Effects of sludge application on the Cd, Pb and Zn levels of selected vegetable plants
AuthorsA. C. Chang
A. L. Page
J. E. Warneke
J. B. Johanson
Authors AffiliationsA. C. Chang was Associate Professor, Staff Research Associates, Department of Soil and Environmental Sciences, Riverside; A. L. Page was Professor, Staff Research Associates, Department of Soil and Environmental Sciences, Riverside; J. E. Warneke was Staff Research Associates, Department of Soil and Environmental Sciences, Riverside; J. B. Johanson was Staff Research Associates, Department of Soil and Environmental Sciences, Riverside.
Hilgardia 50(7):1-14. DOI:10.3733/hilg.v50n07p014. November 1982.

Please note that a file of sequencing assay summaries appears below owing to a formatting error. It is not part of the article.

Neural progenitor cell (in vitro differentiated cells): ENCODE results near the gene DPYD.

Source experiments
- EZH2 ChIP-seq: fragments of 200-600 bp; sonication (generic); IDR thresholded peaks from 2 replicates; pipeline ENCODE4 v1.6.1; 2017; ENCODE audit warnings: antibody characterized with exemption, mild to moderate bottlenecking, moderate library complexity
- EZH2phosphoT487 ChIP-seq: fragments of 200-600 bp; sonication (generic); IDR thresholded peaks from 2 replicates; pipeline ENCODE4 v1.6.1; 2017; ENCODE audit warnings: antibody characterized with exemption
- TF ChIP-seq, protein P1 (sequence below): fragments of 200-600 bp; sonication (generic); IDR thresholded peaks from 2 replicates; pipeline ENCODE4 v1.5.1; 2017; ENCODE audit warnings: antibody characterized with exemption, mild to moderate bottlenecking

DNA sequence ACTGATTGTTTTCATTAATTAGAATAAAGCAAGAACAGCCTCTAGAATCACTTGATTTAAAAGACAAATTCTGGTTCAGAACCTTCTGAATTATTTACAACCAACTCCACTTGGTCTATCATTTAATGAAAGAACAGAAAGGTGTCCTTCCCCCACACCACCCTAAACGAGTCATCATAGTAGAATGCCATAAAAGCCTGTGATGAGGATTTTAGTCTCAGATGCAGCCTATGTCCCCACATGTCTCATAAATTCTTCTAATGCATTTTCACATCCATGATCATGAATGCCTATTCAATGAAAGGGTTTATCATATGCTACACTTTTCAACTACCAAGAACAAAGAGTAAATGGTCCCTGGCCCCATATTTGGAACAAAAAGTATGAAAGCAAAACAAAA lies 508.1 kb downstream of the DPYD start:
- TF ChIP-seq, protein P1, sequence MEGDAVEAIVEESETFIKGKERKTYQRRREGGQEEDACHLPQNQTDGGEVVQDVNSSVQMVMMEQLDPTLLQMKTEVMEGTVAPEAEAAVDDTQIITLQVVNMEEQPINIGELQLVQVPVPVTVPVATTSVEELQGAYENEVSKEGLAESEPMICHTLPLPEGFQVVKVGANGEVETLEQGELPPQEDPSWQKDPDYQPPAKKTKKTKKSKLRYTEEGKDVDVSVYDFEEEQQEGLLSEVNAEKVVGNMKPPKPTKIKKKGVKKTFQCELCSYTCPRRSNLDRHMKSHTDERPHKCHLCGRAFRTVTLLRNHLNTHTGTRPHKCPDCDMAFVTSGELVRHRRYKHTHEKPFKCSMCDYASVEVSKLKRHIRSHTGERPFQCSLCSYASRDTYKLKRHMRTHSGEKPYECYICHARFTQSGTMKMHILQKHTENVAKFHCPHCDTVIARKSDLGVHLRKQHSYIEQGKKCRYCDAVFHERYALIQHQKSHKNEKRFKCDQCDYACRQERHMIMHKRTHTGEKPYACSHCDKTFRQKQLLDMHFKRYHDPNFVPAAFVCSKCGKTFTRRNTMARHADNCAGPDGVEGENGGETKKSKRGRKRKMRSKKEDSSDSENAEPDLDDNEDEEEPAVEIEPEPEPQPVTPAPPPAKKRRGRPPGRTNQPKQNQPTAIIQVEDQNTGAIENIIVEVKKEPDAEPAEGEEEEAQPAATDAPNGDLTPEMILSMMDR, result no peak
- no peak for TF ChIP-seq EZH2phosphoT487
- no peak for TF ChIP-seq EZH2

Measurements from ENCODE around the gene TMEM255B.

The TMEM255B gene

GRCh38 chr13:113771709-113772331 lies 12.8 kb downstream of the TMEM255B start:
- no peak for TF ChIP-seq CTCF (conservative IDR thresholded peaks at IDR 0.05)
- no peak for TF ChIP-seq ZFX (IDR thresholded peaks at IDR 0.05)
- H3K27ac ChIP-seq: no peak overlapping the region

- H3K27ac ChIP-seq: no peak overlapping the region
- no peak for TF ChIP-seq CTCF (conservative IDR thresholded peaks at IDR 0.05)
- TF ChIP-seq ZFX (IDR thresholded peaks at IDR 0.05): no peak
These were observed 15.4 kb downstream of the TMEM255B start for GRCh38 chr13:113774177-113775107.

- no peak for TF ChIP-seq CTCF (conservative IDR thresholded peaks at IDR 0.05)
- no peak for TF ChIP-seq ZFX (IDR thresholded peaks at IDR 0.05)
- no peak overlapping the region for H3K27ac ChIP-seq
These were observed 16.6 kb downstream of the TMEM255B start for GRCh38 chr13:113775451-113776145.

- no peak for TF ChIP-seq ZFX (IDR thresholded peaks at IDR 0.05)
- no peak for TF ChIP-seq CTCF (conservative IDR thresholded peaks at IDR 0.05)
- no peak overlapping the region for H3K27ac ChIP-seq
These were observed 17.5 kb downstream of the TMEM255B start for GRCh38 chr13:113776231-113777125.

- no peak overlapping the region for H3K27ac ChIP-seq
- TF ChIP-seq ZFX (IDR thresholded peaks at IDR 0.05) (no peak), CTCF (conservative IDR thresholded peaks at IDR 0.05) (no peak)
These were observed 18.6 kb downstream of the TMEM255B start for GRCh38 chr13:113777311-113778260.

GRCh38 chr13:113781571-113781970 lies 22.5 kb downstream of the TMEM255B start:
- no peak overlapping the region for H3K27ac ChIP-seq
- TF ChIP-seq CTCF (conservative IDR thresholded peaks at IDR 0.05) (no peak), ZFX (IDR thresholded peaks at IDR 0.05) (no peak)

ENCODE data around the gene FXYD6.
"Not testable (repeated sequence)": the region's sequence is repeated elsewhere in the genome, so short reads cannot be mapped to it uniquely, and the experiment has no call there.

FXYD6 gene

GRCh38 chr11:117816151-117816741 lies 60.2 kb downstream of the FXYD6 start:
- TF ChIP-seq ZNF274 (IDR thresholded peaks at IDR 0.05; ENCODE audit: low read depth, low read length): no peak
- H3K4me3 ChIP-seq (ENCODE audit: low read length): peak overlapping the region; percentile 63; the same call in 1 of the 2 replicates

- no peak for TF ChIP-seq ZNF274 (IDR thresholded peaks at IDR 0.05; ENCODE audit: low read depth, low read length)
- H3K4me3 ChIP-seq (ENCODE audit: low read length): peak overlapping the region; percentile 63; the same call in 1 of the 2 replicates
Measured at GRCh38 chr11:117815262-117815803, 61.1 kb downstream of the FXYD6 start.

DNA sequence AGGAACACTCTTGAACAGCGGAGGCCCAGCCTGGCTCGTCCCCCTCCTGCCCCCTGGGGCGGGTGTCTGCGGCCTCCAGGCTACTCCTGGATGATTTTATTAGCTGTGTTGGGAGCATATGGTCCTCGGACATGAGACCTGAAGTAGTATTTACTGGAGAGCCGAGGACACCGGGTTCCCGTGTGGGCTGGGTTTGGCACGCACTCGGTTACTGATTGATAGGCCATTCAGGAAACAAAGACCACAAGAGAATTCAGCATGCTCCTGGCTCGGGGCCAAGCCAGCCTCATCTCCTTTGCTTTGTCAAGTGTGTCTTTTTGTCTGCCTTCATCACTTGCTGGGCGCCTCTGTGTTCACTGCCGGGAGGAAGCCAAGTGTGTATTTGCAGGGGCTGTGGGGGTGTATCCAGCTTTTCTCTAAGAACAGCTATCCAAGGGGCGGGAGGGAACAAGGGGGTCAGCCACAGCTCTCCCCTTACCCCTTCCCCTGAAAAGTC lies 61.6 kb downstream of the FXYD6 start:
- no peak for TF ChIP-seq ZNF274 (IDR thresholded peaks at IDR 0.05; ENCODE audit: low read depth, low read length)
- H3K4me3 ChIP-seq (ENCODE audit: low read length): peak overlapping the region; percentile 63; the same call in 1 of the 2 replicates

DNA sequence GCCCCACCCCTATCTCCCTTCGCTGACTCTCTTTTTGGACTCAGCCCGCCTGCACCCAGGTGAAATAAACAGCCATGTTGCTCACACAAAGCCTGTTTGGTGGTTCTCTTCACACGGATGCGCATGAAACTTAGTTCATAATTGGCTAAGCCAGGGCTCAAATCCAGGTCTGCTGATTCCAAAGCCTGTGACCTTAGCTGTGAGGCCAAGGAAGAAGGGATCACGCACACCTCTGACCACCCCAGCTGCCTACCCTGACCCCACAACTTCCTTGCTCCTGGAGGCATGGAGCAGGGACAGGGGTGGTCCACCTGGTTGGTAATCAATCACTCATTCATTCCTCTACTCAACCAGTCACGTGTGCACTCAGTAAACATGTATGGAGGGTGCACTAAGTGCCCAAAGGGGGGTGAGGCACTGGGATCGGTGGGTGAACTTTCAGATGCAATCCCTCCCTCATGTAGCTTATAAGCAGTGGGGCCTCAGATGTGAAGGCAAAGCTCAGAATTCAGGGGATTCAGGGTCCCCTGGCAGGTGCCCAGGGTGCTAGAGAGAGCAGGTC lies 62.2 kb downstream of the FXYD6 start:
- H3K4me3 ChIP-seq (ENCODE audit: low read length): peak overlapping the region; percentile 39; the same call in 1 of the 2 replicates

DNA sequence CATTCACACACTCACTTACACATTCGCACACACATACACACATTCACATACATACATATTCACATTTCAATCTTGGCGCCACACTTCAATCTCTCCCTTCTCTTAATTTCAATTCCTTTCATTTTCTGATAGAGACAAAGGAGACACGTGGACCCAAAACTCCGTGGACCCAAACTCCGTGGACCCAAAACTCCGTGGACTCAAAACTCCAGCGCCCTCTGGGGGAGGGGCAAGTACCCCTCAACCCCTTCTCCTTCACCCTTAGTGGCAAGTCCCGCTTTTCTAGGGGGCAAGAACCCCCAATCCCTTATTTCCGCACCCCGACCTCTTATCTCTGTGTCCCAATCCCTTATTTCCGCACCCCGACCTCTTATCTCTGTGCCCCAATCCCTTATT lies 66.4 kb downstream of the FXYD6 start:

Tissue of Swiss chard (Beta vulgaris L.), radish (Raphonus sativus L.) and tomato (Clycopersicon esculentum Mil.) were examined to determine the effects of repeated sludge applications on the accumulation of Cd and Zn. As many as six crops of Swiss chard and radish and three crops of tomato were cultured in greenhouses during the 15-month experiment. Results showed that the plants did not extract appreciable Cd or Zn from the soil when the soil metals were at indigenous levels. Following the initiation of sludge applications, elevated levels of Cd and Zn were detected in all harvested plant tissues. For Swiss chard and radish, the leaf Cd and Zn concentrations increased with the amount of applied sludge. In tomato, elevated Cd and Zn levels were observed following the initial sludge application; however, subsequent applications did not increase the levels significantly. When crops were planted in soils no longer receiving sludge application, plant tissue continued to exhibit Cd and Zn levels greater than non-sludged controls in all six croppings. If the soil received only a single large dosage of sludges at the beginning and then was continuously cropped for the remainder of the experiment, the highest Cd and Zn content of the plant tissue occurred at the first crop harvest. After the first cropping, the metal concentration in the plant tissue of successive crops was reduced to a stable, but still elevated level (a level greater than the non-sludged controls). There was no indication that the elevated plant-tissue Cd and Zn contents caused by the sludge applications would be reduced to the background level after the termination of sludge disposal.
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